It may not be the best time to announce a venture (even one that’s been in progress for more than a year), what with yet another of the most important elections in our lifetime happening in a matter of days, but Wiscoland has expanded into a production company.
On the other hand, now may be the appropriate time, because the connection between elections and activism has never been clearer.
Since 2017, Wiscoland has covered issues from the Big Stink in Franklin (and no, it’s not the Strauss Brands meat-packing plant) to the attempted land grab at Cedar Gorge Clay Bluffs – which, incidentally, was averted by Governor Tony Evers, who saved the Bluffs from being turned into a condo development with a timely infusion of public funds. The anonymous donor whose efforts to develop Cedar Gorge were supported by Republicans on the legislature’s finance committee made a lame argument comparing spending on public works to buying a puppy – you’re always going to be spending money on it rather than reaping revenue from it, in the form of tax dollars. But knowing how good large businesses are at making deals to avoid paying taxes makes that argument especially specious. As it stands, the Ozaukee-Washington Land Trust has made the purchase, and the Cedar Gorge Clay Bluffs will expand the prime hiking area at the Lion’s Den in Ozaukee County, a move the public enthusiastically supported.
Take a moment to consider what Tim Michels would have done in the same circumstances, and don’t forget to vote.
But the issue that’s been perhaps most dear to my heart is Kohler-Andrae Lakeshore, the single ecosystem, consisting of Kohler-Andrae State Park and the approximately 247 acres to the north belonging to Kohler Company, the company that wants to clear cut an old growth forest, bulldoze rare, interdunal wetlands, and build a 4-lane road plus a rotary and a 22,000 square foot maintenance facility in our state park, all in service of its fifth championship golf course.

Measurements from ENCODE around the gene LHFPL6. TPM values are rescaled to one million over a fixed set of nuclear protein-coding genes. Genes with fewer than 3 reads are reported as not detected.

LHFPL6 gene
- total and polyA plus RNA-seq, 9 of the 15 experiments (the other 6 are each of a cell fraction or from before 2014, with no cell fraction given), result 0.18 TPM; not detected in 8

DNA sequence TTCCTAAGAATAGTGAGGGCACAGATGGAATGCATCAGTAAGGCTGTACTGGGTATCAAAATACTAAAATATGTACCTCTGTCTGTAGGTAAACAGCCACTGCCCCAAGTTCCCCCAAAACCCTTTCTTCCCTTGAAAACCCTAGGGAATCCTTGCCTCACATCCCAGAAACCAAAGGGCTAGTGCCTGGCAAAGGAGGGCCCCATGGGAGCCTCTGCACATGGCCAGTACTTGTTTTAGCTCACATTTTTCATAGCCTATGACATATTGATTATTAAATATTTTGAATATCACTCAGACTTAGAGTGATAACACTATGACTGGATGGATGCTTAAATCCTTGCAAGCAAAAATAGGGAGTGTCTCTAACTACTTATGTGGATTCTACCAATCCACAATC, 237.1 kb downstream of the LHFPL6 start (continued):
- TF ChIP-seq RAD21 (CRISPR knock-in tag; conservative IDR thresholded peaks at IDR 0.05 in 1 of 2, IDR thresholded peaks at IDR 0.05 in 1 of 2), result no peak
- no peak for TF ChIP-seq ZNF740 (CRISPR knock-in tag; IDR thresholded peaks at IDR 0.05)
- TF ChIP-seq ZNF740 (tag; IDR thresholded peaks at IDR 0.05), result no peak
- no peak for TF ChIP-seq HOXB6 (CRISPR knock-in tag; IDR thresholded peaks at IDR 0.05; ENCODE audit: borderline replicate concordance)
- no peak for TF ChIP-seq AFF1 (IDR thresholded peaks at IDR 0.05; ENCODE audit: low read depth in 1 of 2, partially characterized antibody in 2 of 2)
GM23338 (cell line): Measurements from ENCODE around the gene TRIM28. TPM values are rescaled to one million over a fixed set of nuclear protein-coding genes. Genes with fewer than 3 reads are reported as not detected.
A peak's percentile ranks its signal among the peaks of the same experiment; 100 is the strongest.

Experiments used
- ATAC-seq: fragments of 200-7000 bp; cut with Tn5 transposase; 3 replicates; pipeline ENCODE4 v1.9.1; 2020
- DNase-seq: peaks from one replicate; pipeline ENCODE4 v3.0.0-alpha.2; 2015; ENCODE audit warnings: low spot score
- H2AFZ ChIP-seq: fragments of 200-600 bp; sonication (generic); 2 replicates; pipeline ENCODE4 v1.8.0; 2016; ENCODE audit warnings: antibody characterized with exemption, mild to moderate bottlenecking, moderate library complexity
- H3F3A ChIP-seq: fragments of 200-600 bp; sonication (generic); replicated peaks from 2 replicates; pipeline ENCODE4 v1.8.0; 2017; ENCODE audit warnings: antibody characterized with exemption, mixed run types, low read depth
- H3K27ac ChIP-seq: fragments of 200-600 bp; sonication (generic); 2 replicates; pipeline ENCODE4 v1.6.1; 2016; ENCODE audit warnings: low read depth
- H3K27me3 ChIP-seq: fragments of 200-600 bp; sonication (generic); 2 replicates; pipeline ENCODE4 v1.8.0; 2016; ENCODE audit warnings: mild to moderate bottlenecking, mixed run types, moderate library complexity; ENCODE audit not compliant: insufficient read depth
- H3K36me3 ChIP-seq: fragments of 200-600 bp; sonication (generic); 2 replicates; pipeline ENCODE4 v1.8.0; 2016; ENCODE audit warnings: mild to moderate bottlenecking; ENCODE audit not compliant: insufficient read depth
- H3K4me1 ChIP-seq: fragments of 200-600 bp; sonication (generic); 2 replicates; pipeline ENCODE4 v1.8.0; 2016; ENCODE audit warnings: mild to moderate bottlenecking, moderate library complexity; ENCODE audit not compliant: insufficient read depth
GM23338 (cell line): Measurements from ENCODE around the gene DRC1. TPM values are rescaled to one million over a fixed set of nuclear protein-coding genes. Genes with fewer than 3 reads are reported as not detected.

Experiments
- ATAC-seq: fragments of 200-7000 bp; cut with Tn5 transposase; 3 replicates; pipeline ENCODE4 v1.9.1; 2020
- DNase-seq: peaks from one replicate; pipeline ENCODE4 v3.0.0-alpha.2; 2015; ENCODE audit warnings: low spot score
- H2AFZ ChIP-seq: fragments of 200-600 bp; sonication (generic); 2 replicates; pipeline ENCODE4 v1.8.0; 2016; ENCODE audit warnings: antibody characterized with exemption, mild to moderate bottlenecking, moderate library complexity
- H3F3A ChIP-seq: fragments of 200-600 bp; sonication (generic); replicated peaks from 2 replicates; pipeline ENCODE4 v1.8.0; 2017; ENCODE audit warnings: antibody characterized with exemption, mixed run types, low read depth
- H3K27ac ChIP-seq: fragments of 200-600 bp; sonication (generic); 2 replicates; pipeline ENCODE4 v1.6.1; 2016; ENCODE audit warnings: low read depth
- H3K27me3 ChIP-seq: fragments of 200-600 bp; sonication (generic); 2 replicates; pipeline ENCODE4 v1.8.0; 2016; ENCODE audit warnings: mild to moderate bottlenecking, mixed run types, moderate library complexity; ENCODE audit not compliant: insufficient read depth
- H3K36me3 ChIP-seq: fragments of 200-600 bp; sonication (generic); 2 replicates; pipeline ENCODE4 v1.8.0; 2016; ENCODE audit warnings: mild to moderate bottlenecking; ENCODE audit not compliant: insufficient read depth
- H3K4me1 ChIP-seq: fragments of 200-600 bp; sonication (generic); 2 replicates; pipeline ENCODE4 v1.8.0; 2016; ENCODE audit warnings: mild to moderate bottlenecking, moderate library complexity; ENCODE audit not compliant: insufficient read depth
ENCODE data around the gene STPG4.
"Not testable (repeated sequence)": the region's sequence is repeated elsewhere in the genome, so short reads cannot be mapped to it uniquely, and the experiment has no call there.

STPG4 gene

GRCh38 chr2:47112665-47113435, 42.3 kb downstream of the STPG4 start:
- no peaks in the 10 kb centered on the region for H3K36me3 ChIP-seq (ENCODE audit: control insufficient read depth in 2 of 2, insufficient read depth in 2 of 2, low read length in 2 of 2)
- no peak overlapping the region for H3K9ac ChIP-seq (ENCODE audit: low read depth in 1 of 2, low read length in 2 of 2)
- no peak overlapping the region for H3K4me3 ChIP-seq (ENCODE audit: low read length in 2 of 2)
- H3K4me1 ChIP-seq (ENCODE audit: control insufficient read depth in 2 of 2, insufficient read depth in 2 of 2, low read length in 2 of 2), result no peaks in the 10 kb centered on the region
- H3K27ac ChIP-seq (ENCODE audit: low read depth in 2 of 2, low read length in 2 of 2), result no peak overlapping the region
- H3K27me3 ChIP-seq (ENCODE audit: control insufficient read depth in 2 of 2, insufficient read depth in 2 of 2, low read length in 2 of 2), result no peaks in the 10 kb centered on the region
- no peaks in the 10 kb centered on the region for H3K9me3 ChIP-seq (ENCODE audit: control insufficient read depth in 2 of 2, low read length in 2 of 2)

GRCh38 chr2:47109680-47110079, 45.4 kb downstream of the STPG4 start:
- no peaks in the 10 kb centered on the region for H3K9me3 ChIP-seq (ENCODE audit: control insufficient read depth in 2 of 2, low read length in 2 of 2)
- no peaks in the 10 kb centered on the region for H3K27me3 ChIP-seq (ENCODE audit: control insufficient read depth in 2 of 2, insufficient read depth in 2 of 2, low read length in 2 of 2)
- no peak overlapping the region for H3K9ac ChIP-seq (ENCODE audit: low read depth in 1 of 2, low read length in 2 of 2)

The proposed development is the subject of The Dunes vs. the Billionaires, the documentary being directed and filmed by Jenny Plevin and produced by me. The state supreme court has yet to weigh in on Kohler’s flimsy wetlands mitigation permit, but we don’t want to take a chance that the decision of the conservative-dominated court will be the correct one. Kohler is a company that touts its reputation for “sustainability” and has donated large sums to the Nature Conservancy. That, in the public’s mind, makes it one of the good guys, a pro-environment company. But there is plenty of evidence that Kohler behaves much like any other business when it comes to manufacturing waste, and it has acted with arrogant indifference to the precious wildlife and wetlands at Kohler-Andrae Lakeshore. We hope that our documentary can help create the public pressure that will cause Kohler to preserve the land and permanently set aside its predatory designs on our state park.
You hear a lot these days about how we live in a divided America, but increasingly it seems that that division is caused not by love of Trump, but by a business community with no sense of responsibility – not to people, not to the land, not to the creatures we share it with – in fact, to anything other than its own financial interests. You never get the sense, with American business, that we live in a society of competing interests and need to make rational choices among them for the good of all.
Old growth trees like the ones on the Kohler land are important to slowing climate change and to providing stopover sites for 10,000 migratory birds and habitat for the threatened and endangered species that call it home. And in fact, if we don’t start basing decisions about our forests on something besides their dollar value, our own survival as a species is in doubt. That is why Jenny Plevin and I, in partnership with Sierra Club and Friends of the Black River Forest, are making this documentary.
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